Free Consultation

Lien on the house because of unpaid student loan

My husband is currently unemployed. He hasn`t been able to repay his student loan for quite some time. He stopped attending school over 7yr ago.The collection agency has taken over now and keeps on calling him saying, they`ll put a lien on the house if he doesn`t sell the house to repay his loan. The house is under both; but I actually am the one who put the down payment to get the house and always making the mortgage payments. I haven`t missed a payment and not planning on doing so. I have a steady full time job and support our family of 5. However, I cannot help out my husband with the payments to his loan. I worked so hard to get this house and now to think that a lien can be put on it, makes me very angry and desperate. Can they actually put a lien on the house? I`ve been told I cannot remove my husband`s name from the title as I would have to refinance the house. I cannot refinance the house because my income is not enough to do so. I don`t know what else to do. My husband wants his name off the title to avoid the bank to put a lien on the house for he knows what this house means to me and our family. we don`t know what to do. He keeps on looking for josb with no luck still.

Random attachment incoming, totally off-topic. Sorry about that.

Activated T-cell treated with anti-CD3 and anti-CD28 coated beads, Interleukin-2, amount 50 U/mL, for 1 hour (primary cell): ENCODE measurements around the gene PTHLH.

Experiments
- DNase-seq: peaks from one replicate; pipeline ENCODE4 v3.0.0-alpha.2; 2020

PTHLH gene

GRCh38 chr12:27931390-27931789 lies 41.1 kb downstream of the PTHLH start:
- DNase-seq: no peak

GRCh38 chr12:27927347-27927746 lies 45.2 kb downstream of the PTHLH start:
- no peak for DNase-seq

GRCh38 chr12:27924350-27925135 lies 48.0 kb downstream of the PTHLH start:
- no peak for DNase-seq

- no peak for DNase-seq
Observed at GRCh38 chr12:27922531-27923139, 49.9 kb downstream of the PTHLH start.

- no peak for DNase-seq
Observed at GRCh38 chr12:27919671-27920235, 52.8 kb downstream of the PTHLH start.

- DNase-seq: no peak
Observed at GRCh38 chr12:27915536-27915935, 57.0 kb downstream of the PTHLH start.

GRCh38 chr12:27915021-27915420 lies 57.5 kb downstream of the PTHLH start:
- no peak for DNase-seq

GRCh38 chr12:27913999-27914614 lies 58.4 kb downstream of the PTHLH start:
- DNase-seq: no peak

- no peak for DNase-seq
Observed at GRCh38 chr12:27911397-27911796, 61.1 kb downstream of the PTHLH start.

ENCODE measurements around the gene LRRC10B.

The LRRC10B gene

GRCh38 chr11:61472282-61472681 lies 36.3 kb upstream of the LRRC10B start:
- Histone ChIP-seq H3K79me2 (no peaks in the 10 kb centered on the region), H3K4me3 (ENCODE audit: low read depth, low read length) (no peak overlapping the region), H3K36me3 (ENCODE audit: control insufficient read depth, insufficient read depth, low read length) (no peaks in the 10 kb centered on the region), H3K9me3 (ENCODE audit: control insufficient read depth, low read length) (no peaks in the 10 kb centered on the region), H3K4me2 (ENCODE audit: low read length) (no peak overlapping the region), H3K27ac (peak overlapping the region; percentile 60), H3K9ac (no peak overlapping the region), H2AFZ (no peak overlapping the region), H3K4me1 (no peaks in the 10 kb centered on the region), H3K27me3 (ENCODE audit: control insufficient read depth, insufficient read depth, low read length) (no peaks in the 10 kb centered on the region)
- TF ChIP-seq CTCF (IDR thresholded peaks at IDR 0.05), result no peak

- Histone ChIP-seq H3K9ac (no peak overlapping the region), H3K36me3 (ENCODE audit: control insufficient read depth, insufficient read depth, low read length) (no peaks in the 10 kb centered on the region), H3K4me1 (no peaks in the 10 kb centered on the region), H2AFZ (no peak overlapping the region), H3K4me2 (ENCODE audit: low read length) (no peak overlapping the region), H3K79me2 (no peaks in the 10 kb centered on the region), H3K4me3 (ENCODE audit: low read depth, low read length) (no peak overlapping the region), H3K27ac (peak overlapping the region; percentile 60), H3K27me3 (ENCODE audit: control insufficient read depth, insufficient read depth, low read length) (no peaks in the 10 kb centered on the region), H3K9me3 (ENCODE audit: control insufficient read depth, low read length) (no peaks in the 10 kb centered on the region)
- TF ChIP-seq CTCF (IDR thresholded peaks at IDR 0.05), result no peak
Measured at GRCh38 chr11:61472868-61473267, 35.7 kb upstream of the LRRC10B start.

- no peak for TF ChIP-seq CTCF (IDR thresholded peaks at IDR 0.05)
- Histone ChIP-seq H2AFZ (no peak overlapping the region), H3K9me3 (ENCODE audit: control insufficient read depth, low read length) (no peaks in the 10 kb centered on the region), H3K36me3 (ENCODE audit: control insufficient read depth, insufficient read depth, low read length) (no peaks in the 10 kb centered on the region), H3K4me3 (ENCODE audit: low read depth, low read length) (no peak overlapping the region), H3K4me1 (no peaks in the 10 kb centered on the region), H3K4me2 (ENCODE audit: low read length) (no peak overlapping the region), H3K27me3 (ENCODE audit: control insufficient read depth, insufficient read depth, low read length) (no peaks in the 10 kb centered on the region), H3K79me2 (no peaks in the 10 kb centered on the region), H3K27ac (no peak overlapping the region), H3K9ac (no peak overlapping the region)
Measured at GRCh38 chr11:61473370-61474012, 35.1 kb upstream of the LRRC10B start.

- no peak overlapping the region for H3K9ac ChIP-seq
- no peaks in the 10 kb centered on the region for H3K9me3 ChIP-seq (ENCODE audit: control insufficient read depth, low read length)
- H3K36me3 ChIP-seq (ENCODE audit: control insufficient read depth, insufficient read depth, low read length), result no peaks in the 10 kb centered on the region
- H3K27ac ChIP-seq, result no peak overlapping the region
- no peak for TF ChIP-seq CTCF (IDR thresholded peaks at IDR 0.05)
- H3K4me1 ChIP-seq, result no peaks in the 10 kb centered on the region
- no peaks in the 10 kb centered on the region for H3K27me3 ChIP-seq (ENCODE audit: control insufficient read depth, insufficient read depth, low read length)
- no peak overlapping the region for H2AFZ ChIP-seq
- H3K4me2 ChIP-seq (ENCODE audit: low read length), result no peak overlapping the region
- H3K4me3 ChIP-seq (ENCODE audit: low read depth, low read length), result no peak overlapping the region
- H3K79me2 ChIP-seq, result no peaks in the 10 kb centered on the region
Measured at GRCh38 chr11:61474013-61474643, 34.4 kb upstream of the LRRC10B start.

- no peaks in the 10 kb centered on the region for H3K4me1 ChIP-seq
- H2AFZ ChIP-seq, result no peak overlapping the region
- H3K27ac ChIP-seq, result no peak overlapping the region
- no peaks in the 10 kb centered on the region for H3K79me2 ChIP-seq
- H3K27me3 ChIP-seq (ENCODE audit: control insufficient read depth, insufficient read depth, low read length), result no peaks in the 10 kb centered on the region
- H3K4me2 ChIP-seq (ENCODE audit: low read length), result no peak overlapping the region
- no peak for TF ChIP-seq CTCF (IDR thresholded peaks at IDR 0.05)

Posted from: Alberta

One Response to “Lien on the house because of unpaid student loan”

Barton Goth – Goth & Company Inc. -Trustee in Bankruptcy said...

Hello, putting a lien on property is a normal mechanism for an unsecured creditor to force collection of a debt. It protects the loan and then when the house is sold or re-financed it all but guarantees the creditor will be paid.

In this case you can’t simply remove your husband from title of the house just to protect the property from a genuine debt. If your husband is on the house, has been since inception then he has a beneficial interest in the property and you cannot prevent a creditor from registering on title.

The only choices are this:

1. Negotiate payment terms with the creditor;
2. Obtain financing to pay out the student loans and then make payments on the new loan;
3. Have your husband file for court protection through either a bankruptcy, a consumer proposal, or through orderly payment of debts.